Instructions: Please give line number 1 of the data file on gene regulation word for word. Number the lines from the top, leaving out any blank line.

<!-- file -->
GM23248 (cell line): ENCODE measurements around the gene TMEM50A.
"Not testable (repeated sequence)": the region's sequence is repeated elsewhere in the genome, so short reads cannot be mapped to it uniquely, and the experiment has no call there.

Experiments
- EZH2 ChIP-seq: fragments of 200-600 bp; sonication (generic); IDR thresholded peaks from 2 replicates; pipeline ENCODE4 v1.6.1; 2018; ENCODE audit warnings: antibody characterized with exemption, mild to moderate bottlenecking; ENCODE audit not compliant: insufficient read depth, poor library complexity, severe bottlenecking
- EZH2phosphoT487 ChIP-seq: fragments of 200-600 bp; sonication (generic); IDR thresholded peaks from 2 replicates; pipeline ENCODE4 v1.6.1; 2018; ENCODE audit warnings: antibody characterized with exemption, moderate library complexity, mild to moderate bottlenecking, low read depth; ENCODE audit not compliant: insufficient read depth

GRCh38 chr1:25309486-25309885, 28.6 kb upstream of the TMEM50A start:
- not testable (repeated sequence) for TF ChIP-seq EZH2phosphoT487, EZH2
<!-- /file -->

GM23248 (cell line): ENCODE measurements around the gene TMEM50A.